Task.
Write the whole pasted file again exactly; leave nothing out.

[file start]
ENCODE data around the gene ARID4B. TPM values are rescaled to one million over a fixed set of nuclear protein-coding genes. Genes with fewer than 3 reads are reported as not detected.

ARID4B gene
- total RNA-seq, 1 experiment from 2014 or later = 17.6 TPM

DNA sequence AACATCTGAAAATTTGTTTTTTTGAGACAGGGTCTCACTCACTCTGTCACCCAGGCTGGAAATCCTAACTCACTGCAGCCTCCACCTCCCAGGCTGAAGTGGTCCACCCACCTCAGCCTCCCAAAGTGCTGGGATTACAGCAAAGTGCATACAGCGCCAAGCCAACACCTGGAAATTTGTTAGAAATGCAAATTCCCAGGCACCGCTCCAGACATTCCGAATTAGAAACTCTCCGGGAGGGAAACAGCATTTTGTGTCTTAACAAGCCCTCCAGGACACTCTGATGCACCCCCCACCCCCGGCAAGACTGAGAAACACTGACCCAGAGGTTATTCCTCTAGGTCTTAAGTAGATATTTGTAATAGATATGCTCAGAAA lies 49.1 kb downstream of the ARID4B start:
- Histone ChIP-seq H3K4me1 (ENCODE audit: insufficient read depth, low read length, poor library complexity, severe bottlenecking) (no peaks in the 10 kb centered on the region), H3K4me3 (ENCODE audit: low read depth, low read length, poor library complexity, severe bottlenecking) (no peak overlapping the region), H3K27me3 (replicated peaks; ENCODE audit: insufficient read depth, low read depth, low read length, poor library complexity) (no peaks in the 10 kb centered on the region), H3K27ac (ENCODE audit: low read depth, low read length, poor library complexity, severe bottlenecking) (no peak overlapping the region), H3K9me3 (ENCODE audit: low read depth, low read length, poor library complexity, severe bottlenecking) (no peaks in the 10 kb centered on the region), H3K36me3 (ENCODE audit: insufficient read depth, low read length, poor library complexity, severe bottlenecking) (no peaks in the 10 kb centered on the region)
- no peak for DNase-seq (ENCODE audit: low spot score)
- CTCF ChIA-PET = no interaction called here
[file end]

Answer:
ENCODE data around the gene ARID4B. TPM values are rescaled to one million over a fixed set of nuclear protein-coding genes. Genes with fewer than 3 reads are reported as not detected.

ARID4B gene
- total RNA-seq, 1 experiment from 2014 or later = 17.6 TPM

DNA sequence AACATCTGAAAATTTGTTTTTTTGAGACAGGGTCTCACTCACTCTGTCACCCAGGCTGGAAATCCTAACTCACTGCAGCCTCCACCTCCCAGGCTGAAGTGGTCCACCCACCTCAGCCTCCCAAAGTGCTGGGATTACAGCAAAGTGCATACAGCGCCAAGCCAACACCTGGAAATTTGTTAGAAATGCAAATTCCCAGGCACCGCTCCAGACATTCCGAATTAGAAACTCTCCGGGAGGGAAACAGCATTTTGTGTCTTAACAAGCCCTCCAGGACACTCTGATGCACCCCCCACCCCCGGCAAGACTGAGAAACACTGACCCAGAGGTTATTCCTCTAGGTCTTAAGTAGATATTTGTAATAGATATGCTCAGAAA lies 49.1 kb downstream of the ARID4B start:
- Histone ChIP-seq H3K4me1 (ENCODE audit: insufficient read depth, low read length, poor library complexity, severe bottlenecking) (no peaks in the 10 kb centered on the region), H3K4me3 (ENCODE audit: low read depth, low read length, poor library complexity, severe bottlenecking) (no peak overlapping the region), H3K27me3 (replicated peaks; ENCODE audit: insufficient read depth, low read depth, low read length, poor library complexity) (no peaks in the 10 kb centered on the region), H3K27ac (ENCODE audit: low read depth, low read length, poor library complexity, severe bottlenecking) (no peak overlapping the region), H3K9me3 (ENCODE audit: low read depth, low read length, poor library complexity, severe bottlenecking) (no peaks in the 10 kb centered on the region), H3K36me3 (ENCODE audit: insufficient read depth, low read length, poor library complexity, severe bottlenecking) (no peaks in the 10 kb centered on the region)
- no peak for DNase-seq (ENCODE audit: low spot score)
- CTCF ChIA-PET = no interaction called here